The majority of your marketing is going to be through social media. Once you hit the big time TV adverts, large spreads in National and International media and other things will start to happen, but right here, right now social media is where it’s at.

The first thing you need to do is decide which platforms are best for you. There are loads out there – Instagram, Snapchat, Twitter, YouTube and Facebook being just a few and not all of them will necessarily be right for you. I personally use Instagram, Facebook and Twitter so I am going to talk about those here but you might be a God or Goddess of Snapchat, or a budding YouTuber. Whatever you use, each platform has a different type of fanbase and you will need to interact with each of those groups of people in the way THEY like to be interacted with and regularly.

Your second task is to have a strategy:

  • Who is your audience?
    Each social media platform interacts and works differently and you will have what is called a demographic on each that you can track. Knowing which countries and towns you are most popular in, what age and gender they are and their interests can help you decide what content to post and who/where to target your campaigns so that the people that want to see your music and those likely to enjoy it will see it.
  • When are they active?
    Posting at the right times throughout the day will ensure more people will see your posts. I find 8:45am, 11:30am, 12:30-1:30pm, 3:30pm, 5:45pm, 7:30pm and around 10pm are all good content posting times for various reasons depending on demographic. There are scheduling tools you can use for this sort of thing.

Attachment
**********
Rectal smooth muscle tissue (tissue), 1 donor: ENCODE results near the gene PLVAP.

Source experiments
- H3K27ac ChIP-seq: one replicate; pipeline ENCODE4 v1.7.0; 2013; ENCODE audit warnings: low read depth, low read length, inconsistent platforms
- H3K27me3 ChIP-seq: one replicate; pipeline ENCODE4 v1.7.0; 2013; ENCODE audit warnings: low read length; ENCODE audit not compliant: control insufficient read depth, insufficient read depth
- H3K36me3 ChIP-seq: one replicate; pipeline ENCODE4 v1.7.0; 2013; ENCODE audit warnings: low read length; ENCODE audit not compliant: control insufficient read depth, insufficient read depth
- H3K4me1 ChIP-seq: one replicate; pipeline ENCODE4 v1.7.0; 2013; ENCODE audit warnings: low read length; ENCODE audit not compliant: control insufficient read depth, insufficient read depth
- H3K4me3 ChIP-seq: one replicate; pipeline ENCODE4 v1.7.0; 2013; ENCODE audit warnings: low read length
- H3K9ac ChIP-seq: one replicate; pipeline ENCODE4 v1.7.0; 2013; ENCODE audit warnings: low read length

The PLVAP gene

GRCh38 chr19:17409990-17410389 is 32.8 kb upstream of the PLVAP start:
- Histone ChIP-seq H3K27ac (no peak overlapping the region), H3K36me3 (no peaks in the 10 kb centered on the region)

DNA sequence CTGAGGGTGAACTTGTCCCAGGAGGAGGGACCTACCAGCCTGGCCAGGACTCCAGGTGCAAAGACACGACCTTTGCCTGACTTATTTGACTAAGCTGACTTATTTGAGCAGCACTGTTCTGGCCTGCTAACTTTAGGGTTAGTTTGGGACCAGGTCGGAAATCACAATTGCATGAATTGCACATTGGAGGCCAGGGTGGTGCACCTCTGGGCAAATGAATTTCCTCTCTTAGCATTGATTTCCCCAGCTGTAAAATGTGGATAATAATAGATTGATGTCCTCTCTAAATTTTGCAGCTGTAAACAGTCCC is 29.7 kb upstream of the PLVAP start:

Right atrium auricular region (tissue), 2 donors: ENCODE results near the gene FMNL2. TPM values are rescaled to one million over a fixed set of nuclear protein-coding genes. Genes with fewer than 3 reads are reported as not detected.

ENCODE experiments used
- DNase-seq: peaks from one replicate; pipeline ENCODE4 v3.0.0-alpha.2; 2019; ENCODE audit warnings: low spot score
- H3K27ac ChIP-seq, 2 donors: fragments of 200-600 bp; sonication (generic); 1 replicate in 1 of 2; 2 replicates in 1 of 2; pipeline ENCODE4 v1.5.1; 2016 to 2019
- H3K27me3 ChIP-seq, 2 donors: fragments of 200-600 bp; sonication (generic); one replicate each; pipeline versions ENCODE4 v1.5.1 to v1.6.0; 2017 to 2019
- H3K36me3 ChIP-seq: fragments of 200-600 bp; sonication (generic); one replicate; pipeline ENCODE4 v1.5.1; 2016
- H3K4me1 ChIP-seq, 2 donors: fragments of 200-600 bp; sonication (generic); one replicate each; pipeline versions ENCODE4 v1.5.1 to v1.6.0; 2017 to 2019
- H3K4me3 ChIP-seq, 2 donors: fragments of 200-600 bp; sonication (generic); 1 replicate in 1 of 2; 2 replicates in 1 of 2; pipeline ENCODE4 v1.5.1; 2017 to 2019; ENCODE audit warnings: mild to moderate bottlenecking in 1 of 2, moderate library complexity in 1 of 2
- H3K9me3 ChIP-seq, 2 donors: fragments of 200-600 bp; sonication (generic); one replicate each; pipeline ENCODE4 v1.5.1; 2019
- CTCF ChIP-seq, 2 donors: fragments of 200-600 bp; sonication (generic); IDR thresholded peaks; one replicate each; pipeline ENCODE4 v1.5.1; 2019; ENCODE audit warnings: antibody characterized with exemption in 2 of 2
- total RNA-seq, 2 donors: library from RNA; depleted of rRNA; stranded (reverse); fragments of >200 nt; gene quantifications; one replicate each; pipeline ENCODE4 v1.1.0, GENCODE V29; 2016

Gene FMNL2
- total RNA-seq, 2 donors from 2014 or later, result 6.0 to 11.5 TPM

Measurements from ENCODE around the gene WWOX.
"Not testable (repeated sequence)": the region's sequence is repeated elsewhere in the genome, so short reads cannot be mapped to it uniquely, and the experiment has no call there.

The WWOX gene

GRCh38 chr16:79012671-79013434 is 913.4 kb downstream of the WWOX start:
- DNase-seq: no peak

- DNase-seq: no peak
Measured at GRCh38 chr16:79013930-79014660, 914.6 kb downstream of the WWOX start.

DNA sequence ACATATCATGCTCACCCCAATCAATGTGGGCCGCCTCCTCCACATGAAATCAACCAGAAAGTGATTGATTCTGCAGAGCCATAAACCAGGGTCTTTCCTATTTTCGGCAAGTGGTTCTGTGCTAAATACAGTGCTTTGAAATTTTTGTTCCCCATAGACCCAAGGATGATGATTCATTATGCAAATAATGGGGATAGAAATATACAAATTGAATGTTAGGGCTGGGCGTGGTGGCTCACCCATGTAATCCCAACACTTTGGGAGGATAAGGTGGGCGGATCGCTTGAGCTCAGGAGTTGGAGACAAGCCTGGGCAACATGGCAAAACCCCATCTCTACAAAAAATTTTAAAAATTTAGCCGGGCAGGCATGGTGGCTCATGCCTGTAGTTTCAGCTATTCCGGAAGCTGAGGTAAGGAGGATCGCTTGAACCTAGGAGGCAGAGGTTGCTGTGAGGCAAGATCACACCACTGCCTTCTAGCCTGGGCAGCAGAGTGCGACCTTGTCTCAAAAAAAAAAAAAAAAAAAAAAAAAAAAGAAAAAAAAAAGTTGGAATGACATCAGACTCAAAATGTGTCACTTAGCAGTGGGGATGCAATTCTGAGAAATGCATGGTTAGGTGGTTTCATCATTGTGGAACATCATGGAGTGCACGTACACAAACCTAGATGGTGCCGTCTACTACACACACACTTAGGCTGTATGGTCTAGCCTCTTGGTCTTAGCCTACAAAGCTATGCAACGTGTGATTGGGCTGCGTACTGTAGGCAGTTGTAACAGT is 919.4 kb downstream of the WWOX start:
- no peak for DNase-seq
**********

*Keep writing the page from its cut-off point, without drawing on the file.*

• What are your goals?
    Are you trying to promote a video? New release? Tour? Trying to get people to follow you or like your page? Have a clear set of goals for your campaign and aim to have those goals stretched out over a six month to year plan. If you have goals you can create content. If you have content you have engaging posts.
  • Who are your peers/influencers?
    Look at the people you admire. How are they using their social media? Can you use that to your advantage? Are you able to interact with them and get some advice?
  • Competitions
    Competitions are a great way to interact with your fans and gain new ones. Just reached a follower milestone? Give away a t shirt. Got a new EP dropping? Competition to win a merch bundle and CD before it drops. There are loads of ways you can do this and its fun for you as well as giving something back to one of the people who are constantly supporting you and spreading the word.

Lets take a look at the three main social media platforms and go through the main points of how to use each.


  • Use the analytical tool. It will give you great information of where people are who are liking your page. This can be super useful when you are looking to book tours – you can prioritise areas where people already like your music. You can also set up adverts for followers in areas you feel you’d like more people to know about you.